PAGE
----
First, there is a process by which the Islamic State is attempting to organize its global supporters. The process of accepting bay`a and claiming expansion is not going to occur simply for the sake of collecting affiliates. Thus, even though the Islamic State has clearly shown itself to be more willing than al-Qa`ida under Usama Bin Ladin to accept new affiliates, it still is exercising some level of due diligence and concern. It may be that the Islamic State recognizes that making sure affiliates are led by trusted and vetted leaders is critical to maintaining a semblance of unity in its expanding caliphate. This may provide a potential explanation for a rumor that circulated on jihadi forums that a number of members of the Islamic State were dispatched by al-Baghdadi to return to Libya to help organize the emerging group of supporters there.
Second, the fact that the Islamic State is waiting to establish communication and select leaders before officially rebranding them as provinces suggests a point of vulnerability in the lifecycle of these organizations. The Islamic State, particularly as its primary territory in Iraq and Syria comes increasingly under stress, will struggle to maintain communication with outside groups and actors. The need may arise to sacrifice some operational security to maintain communications with these outside groups.
Third, as has been noted in the course of this examination, not all bay`a are accepted uniformly. Several pledges from members of the TTP were not accepted right away; in addition, although Boko Haram’s pledge was finally accepted, it has been suggested that it was in the works for some time. Indeed, the Islamic State appears to have started by accepting the bay`a of smaller (but possibly easier to manage) groups. This is a potential weakness that can possibly be exploited. These smaller organizations that have been formally recognized and branded as “provinces” of the Islamic State may be more vulnerable to counterterrorism forces. If these smaller provinces can be picked off, the optic of a “state” that is unable to defend its expanded territory may be bad for the leadership of the Islamic State. Such a blemish on the Islamic State’s image would doubtless serve both as a boon to those opposed to the Islamic State and potentially as a deterrent to those on the fence that are considering joining it.
What is the Practical Impact of Bay`a?
The long-term impact of bay`a for the Islamic State has yet to be determined. For many of these affiliates, the time that has elapsed since their acceptance into the fold of the Islamic State has been less than a year. Based on observation of what these satellite organizations have done since declaring bay`a, the results at this point are far from convincing when it comes to the overall prognosis of the Islamic State’s expanding caliphate. Without a doubt, some organizations that have pledged bay`a to the Islamic State have been able to carry out operations and appear to have effective propaganda wings. This is particularly the case in Libya, Egypt, Nigeria, and the Af-Pak region. For example, on January 29, 2015, Jama’at Ansar Bayt Al-Maqdis (Wilayat Sinai) carried out an operation which resulted in dozens of casualties and later released a statement on the attack (Nelly Lahoud’s article in this issue explores the IS in the Sinai in more detail). In this section, I offer a few examples that illustrate some of the struggles and challenges of some the Islamic State’s recent affiliates.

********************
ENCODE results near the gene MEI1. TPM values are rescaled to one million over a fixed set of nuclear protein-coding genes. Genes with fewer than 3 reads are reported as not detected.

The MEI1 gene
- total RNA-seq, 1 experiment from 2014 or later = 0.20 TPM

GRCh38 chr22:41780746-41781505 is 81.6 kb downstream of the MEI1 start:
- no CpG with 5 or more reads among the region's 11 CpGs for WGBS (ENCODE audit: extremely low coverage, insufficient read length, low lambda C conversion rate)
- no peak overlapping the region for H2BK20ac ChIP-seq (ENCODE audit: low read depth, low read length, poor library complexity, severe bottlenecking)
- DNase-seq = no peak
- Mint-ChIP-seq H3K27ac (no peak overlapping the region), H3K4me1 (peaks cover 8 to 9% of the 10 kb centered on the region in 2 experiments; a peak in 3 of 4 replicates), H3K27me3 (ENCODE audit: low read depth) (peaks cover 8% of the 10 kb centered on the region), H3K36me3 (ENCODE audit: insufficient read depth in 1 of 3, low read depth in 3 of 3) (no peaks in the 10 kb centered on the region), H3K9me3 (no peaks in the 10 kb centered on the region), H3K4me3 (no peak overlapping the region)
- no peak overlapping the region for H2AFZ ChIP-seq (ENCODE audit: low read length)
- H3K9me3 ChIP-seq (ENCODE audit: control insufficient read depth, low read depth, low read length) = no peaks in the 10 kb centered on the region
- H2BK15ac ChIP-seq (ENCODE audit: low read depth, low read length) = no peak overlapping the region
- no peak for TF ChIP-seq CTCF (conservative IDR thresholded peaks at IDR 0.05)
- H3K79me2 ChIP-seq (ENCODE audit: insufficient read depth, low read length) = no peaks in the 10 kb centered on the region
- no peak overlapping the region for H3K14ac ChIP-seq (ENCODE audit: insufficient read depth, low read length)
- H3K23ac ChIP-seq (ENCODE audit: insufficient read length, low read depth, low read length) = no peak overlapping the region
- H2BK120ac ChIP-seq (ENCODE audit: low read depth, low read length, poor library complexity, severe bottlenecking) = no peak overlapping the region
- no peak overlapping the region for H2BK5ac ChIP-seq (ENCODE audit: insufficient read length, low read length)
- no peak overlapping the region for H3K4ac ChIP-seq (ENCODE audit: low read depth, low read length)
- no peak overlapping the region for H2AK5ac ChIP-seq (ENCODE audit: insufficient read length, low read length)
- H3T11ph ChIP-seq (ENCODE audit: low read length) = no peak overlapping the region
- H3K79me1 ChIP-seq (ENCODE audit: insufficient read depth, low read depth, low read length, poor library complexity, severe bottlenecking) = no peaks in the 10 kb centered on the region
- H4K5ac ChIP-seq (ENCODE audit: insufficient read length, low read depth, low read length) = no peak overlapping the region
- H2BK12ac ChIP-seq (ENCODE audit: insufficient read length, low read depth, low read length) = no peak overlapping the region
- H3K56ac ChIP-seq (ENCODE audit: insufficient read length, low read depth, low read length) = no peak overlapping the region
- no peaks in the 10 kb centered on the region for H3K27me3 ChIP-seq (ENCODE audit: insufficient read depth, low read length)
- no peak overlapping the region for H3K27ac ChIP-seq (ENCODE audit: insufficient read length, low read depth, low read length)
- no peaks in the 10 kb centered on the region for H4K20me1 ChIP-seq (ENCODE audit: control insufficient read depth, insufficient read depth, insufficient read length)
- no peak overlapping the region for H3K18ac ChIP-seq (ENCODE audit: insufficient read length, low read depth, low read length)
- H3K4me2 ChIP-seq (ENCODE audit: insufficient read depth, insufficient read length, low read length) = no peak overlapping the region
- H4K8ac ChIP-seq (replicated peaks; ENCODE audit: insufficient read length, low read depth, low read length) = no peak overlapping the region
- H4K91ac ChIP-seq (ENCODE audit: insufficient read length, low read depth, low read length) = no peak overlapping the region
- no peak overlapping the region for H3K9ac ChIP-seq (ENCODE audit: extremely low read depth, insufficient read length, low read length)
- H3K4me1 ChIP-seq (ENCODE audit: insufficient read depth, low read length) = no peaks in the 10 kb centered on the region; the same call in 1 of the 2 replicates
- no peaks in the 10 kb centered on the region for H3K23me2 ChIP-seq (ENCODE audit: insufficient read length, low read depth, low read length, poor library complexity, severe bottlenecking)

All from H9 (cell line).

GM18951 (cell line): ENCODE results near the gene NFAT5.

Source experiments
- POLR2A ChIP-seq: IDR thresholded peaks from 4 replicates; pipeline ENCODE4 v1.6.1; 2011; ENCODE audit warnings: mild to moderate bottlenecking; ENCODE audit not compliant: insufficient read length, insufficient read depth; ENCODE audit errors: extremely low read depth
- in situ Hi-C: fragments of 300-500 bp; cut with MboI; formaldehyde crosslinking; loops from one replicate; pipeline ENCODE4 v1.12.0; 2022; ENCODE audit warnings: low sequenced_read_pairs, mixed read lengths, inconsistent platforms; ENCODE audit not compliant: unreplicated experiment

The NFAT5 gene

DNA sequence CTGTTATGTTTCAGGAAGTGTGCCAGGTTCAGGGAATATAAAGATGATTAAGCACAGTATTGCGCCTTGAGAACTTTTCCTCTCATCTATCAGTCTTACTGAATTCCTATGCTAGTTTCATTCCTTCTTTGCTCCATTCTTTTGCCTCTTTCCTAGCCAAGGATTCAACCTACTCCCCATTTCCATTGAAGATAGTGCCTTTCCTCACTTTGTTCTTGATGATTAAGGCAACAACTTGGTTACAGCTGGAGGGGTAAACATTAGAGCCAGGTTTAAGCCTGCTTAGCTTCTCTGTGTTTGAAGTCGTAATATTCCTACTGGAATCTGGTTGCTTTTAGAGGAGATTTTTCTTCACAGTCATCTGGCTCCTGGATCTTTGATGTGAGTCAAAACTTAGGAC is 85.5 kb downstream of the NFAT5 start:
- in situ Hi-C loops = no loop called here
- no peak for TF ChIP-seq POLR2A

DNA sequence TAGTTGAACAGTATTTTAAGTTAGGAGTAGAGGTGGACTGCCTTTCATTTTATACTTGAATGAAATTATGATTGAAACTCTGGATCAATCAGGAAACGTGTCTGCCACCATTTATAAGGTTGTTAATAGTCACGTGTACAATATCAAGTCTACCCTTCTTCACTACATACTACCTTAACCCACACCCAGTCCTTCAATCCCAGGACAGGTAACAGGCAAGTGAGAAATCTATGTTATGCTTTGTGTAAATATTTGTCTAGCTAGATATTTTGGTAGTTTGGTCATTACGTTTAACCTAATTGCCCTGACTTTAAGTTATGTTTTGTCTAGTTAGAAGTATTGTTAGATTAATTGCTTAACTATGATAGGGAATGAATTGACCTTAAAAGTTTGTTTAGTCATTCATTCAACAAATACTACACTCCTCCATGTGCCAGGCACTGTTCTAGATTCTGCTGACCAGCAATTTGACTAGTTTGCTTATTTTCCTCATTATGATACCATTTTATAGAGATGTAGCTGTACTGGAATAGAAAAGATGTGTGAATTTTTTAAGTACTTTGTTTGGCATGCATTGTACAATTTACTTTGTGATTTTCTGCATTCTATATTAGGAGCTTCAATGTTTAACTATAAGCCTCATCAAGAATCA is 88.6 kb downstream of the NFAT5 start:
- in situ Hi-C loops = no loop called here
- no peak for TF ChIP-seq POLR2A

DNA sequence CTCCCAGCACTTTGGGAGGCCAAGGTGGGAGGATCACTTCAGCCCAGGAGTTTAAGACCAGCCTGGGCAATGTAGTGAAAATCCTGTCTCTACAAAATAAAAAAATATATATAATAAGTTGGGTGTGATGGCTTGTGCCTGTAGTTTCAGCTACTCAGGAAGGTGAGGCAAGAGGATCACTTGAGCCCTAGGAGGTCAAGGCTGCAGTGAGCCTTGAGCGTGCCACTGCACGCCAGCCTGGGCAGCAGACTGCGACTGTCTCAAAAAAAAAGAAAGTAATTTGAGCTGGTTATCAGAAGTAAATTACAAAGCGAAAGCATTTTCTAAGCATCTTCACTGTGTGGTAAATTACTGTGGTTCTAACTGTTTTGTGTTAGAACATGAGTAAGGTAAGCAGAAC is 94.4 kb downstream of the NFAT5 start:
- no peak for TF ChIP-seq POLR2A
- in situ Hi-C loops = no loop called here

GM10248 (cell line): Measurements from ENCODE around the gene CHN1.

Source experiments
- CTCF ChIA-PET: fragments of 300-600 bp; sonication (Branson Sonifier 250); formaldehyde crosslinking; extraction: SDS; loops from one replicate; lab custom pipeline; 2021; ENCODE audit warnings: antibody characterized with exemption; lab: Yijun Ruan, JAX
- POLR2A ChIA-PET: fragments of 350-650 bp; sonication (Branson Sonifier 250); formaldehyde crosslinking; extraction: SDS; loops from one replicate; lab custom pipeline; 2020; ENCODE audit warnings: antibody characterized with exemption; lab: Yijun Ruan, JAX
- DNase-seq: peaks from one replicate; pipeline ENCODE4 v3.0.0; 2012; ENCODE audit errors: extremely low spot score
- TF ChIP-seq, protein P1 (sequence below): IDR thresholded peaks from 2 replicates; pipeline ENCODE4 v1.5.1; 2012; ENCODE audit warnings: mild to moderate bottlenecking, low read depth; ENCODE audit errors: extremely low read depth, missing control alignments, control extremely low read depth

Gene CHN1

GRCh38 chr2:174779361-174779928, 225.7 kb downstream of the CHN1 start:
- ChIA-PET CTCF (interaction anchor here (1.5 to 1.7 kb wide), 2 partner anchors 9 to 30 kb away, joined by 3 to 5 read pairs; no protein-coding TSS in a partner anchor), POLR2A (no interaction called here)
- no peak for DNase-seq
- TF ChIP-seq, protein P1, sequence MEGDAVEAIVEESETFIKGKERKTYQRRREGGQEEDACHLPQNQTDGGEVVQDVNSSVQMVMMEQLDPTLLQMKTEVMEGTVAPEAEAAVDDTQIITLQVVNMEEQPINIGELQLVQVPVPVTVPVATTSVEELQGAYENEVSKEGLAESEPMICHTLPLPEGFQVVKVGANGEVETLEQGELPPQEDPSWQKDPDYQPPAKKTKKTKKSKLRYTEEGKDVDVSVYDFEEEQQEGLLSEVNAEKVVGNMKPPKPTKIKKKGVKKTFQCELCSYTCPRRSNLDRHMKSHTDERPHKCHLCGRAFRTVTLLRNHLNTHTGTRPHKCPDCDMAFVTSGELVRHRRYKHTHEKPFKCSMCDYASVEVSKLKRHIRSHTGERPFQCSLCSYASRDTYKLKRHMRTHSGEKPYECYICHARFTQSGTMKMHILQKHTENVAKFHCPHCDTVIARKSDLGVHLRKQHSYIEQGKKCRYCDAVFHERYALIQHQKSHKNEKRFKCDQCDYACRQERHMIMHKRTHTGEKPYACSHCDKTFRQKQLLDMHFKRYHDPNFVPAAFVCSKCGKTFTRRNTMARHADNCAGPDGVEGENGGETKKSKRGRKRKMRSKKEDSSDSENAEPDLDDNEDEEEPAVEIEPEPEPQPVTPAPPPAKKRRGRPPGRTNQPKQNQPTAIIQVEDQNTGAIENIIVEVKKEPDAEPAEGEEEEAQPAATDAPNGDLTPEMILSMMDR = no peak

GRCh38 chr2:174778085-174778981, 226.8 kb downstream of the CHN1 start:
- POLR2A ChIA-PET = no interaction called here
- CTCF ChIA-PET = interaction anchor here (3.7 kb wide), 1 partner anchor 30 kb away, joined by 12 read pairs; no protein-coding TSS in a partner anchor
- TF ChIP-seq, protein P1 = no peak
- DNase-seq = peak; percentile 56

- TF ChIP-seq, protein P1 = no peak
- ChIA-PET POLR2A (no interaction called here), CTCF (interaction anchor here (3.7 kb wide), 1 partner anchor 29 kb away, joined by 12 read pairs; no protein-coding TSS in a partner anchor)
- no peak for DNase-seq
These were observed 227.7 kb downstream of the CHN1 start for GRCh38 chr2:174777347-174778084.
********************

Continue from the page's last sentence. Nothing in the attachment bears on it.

In the case of Jund al-Khilafa fi Ard al-Jaza’ir (Algeria), the allegiance with the Islamic State, combined with the execution of a French hostage broadcast to the world, brought a significant reaction from the Algerian government. About a month after being formally accepted into the Islamic State by al-Baghdadi, the leader of Jund al-Khilafa fi Ard al-Jaza’ir was shot dead by Algerian security forces. The group has been quiet since that point, only releasing one message on March 9, 2015. Prior to this message, some analysts had wondered if the group may have effectively ceased to exist. Another possibility is that the group (or what remains of it) has simply moved away from the public spotlight to plan its next moves. Either way, the brash presentation of the group’s allegiance to the Islamic State seems to have taken a backseat for the time being.
For other organizations, it seems that while pledging bay`a resulted in a fair amount of media attention, there was no appreciable change in their ability to carry out operations in the short-term. For example, Jund al-Khilafa fi Tunis (Tunisia), after offering bay`a in an audio message on December 5, 2014, did not appear to do anything after this point. There were no media messages or claims of operations forthcoming from this organization. However, 100 days later, on March 15, 2015, a group using the same name posted a statement online in which is claimed to be organizing itself for a formal pledge to al-Baghdadi:
Wait for the glad tidings of what will bring you joy and bring joy to the Muslims in general, soon…You know that the stage of sifting and building takes time. For the sake of continuing to build the structure and solidifying it, the foundations and pillars must be strong.